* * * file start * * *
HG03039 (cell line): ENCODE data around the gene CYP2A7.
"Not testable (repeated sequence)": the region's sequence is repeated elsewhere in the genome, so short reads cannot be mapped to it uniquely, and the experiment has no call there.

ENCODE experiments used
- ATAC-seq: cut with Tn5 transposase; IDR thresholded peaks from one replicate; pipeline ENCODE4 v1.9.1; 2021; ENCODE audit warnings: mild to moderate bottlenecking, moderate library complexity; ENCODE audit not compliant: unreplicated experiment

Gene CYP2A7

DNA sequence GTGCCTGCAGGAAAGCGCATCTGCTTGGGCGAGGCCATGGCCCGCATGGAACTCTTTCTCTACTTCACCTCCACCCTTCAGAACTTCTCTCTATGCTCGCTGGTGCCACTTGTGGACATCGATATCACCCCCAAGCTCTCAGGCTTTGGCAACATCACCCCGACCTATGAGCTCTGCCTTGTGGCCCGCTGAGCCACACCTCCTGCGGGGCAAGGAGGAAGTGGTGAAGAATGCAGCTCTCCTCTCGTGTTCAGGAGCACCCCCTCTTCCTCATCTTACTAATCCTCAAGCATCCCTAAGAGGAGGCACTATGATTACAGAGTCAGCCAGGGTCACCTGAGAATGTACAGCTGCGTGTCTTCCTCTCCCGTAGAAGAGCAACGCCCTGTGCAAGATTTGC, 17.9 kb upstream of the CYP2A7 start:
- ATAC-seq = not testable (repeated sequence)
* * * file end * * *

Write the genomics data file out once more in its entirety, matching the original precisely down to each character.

HG03039 (cell line): ENCODE data around the gene CYP2A7.
"Not testable (repeated sequence)": the region's sequence is repeated elsewhere in the genome, so short reads cannot be mapped to it uniquely, and the experiment has no call there.

ENCODE experiments used
- ATAC-seq: cut with Tn5 transposase; IDR thresholded peaks from one replicate; pipeline ENCODE4 v1.9.1; 2021; ENCODE audit warnings: mild to moderate bottlenecking, moderate library complexity; ENCODE audit not compliant: unreplicated experiment

Gene CYP2A7

DNA sequence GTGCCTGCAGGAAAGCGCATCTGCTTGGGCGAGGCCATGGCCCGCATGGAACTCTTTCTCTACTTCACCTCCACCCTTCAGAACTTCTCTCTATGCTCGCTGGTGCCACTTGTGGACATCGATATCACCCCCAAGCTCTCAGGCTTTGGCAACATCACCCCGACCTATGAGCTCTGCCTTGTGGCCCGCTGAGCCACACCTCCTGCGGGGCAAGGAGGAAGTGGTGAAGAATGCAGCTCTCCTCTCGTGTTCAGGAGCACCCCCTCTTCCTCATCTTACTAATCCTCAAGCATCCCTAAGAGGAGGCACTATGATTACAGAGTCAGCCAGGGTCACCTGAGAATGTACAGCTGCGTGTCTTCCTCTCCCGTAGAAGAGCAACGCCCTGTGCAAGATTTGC, 17.9 kb upstream of the CYP2A7 start:
- ATAC-seq = not testable (repeated sequence)